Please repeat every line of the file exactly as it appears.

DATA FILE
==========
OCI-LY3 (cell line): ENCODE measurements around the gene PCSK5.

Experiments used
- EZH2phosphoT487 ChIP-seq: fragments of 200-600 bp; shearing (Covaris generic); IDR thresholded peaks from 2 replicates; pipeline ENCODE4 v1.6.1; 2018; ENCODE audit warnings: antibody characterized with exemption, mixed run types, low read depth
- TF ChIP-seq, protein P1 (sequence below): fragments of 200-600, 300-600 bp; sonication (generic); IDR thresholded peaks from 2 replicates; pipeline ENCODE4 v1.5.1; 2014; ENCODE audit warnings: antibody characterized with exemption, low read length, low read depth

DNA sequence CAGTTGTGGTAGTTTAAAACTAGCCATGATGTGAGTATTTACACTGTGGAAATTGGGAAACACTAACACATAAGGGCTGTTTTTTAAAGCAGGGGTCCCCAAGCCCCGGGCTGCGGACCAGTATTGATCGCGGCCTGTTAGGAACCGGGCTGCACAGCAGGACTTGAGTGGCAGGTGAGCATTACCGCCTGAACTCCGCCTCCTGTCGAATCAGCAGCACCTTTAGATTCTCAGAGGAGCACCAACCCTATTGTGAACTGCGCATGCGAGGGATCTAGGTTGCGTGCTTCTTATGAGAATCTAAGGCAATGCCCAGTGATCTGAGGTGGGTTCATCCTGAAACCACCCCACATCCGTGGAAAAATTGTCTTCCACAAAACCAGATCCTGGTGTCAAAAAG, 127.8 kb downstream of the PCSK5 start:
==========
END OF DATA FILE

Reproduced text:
OCI-LY3 (cell line): ENCODE measurements around the gene PCSK5.

Experiments used
- EZH2phosphoT487 ChIP-seq: fragments of 200-600 bp; shearing (Covaris generic); IDR thresholded peaks from 2 replicates; pipeline ENCODE4 v1.6.1; 2018; ENCODE audit warnings: antibody characterized with exemption, mixed run types, low read depth
- TF ChIP-seq, protein P1 (sequence below): fragments of 200-600, 300-600 bp; sonication (generic); IDR thresholded peaks from 2 replicates; pipeline ENCODE4 v1.5.1; 2014; ENCODE audit warnings: antibody characterized with exemption, low read length, low read depth

DNA sequence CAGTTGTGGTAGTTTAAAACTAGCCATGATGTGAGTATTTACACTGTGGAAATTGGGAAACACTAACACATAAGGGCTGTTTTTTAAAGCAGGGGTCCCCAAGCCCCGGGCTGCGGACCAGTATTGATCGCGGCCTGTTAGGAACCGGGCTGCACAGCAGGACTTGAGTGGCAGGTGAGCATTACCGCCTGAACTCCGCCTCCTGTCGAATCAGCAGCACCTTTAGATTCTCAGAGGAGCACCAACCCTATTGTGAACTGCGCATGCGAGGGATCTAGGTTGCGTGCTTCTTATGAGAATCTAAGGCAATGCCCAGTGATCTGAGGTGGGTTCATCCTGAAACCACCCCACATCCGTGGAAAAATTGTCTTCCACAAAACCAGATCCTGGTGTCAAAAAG, 127.8 kb downstream of the PCSK5 start: